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As an English learner, you’ve probably heard of “direct speech,” right? But what does it really mean, and how can you use it in your own writing and speaking? In this post, we’ll explore the definition and examples of direct speech, as well as the differences between direct and indirect speech.

What is Direct Speech? 

Direct speech, or quoted speech, is when you report someone’s exact words. It’s called “direct” because you’re repeating the words exactly as they were spoken, without changing them in any way. 

Direct speech can be used in various contexts, from everyday conversation to formal writing. Here are some examples:

Example 1: Everyday conversation Direct speech: “Hey, how are you doing?” asked John. In this example, John’s exact words are being reported using direct speech.

Example 2: News article Direct speech: “We are deeply saddened by the loss of our beloved friend and colleague,” said the company’s CEO in a statement. In this example, the exact words spoken by the CEO are being reported using direct speech.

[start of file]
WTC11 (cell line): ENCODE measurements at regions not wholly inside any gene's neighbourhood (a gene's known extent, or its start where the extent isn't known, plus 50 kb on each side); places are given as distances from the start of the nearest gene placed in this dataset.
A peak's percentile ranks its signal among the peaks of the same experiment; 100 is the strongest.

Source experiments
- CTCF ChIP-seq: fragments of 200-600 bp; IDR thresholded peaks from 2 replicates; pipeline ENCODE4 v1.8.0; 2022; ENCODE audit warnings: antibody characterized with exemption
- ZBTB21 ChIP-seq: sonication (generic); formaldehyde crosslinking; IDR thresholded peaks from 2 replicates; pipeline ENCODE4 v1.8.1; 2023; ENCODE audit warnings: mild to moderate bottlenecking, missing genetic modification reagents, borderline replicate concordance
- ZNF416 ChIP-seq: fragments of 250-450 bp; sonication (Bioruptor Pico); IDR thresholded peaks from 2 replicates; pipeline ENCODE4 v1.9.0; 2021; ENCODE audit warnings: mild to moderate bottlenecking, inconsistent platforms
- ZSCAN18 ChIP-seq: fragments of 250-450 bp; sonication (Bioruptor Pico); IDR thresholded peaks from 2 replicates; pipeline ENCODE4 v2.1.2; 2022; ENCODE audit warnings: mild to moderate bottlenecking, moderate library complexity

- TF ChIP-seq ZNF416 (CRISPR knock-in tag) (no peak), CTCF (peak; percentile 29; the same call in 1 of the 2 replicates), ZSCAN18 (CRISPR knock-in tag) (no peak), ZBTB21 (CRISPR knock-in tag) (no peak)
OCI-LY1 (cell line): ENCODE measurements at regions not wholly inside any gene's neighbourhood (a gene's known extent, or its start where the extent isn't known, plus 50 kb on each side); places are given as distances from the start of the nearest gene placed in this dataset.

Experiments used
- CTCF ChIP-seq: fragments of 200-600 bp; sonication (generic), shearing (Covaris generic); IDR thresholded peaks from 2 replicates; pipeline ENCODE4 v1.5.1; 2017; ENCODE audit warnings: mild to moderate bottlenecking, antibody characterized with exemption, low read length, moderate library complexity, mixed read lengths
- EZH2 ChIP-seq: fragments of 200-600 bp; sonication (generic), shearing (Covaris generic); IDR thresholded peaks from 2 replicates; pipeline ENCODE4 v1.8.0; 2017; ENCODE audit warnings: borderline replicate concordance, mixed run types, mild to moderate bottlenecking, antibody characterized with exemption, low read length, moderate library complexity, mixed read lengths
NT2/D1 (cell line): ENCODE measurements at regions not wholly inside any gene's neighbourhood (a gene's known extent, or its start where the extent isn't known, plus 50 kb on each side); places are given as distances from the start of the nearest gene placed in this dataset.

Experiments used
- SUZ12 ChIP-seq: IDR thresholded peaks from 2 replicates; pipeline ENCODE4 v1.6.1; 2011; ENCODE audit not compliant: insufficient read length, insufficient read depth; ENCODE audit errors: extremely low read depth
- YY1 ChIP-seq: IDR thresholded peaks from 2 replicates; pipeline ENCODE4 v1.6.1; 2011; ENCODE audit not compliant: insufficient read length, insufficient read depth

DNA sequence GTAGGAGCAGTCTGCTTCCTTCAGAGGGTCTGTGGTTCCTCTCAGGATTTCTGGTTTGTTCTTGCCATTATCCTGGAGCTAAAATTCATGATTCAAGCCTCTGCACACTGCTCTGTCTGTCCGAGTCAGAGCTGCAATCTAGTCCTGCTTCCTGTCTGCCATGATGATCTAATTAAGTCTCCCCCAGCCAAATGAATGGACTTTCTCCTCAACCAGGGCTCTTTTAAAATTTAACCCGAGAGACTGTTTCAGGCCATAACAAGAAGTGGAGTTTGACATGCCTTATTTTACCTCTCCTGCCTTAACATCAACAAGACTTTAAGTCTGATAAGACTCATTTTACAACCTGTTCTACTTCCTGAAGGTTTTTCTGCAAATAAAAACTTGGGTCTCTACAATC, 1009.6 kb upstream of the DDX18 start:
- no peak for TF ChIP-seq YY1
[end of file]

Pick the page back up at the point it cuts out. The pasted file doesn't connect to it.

Example 3: Fictional writing Direct speech:John says, “I can’t believe we’re stuck here. What are we going to do?” In this example, John is speaking directly, and his words are placed in quotation marks. It’s pretty simple, right? It adds a layer of realism to the story, making the dialogue more engaging and believable. 

Differences Between Direct Speech and Indirect Speech 

While direct speech reports someone’s exact words, indirect speech (also known as reported speech) reports the meaning of someone’s words without using their exact words. 

Here’s an example:

Direct speech: “I’ll be home late,” said John. Indirect speech: John said he would be home late. In indirect speech, the words are changed slightly to fit into the context of the sentence. Notice that in the indirect speech example, we use “he” instead of “John” and change the tense of the verb.

So, that’s it for our discussion on direct speech! I hope you’ve learned something new and found it helpful in improving your English skills. Remember, direct speech is a useful tool in writing. So go ahead, give it a try in your own writing, and see the difference it can make!


  • Engaging: interesting and enjoyable
  • Stuck: unable to move or proceed
  • Quotation: a group of words taken from a text or speech and repeated by someone else

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